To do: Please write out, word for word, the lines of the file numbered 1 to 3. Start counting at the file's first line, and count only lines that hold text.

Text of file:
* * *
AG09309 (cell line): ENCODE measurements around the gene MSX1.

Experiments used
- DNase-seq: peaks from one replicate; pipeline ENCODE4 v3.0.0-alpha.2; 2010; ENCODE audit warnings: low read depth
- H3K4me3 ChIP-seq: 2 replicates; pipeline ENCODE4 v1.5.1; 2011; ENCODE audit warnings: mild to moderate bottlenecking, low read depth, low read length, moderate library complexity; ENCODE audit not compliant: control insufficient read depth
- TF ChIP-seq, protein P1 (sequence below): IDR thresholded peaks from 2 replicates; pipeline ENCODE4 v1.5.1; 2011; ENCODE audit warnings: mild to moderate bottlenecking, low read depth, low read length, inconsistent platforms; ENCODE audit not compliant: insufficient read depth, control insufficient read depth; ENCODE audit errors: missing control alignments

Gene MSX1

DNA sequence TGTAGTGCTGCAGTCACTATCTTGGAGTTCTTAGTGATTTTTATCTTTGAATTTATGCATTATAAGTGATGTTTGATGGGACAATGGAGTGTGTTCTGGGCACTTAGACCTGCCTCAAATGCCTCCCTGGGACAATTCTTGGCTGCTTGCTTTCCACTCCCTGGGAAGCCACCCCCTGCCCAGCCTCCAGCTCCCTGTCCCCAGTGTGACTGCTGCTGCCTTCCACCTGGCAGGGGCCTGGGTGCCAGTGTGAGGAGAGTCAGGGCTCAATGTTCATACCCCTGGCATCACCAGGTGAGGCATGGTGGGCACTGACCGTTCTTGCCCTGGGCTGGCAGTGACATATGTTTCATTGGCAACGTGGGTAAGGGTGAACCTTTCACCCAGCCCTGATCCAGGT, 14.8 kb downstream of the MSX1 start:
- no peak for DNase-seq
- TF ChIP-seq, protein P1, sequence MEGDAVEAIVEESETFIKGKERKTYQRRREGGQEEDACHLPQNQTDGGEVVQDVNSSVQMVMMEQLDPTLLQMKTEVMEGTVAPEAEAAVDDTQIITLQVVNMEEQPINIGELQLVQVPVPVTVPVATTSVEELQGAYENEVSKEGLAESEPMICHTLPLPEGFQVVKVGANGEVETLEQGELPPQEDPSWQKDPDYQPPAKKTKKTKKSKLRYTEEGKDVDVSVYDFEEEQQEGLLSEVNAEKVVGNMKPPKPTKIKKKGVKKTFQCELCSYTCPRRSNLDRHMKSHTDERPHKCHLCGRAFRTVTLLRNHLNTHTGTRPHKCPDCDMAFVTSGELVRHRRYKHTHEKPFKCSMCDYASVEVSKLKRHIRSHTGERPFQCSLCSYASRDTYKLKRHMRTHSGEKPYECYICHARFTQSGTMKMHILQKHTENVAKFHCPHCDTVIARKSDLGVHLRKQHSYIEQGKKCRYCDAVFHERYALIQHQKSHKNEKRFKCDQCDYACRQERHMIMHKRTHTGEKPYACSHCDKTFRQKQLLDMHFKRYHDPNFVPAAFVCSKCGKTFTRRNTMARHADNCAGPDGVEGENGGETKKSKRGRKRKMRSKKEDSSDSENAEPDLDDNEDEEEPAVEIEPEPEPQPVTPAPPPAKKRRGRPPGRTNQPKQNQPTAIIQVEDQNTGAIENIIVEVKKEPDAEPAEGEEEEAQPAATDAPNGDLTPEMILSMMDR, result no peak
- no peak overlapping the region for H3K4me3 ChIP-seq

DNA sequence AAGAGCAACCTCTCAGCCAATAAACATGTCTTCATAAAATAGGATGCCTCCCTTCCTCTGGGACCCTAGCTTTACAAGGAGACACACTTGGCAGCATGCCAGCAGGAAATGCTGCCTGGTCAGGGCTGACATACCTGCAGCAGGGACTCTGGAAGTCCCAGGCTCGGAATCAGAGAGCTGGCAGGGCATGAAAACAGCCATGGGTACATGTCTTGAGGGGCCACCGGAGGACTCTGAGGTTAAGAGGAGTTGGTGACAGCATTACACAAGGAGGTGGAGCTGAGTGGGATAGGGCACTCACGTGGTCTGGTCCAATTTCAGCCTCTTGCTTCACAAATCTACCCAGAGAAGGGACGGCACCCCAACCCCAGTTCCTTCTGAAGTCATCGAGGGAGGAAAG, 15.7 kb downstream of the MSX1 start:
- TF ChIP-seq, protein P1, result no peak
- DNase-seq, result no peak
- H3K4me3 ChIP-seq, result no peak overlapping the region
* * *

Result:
AG09309 (cell line): ENCODE measurements around the gene MSX1.

Experiments used
- DNase-seq: peaks from one replicate; pipeline ENCODE4 v3.0.0-alpha.2; 2010; ENCODE audit warnings: low read depth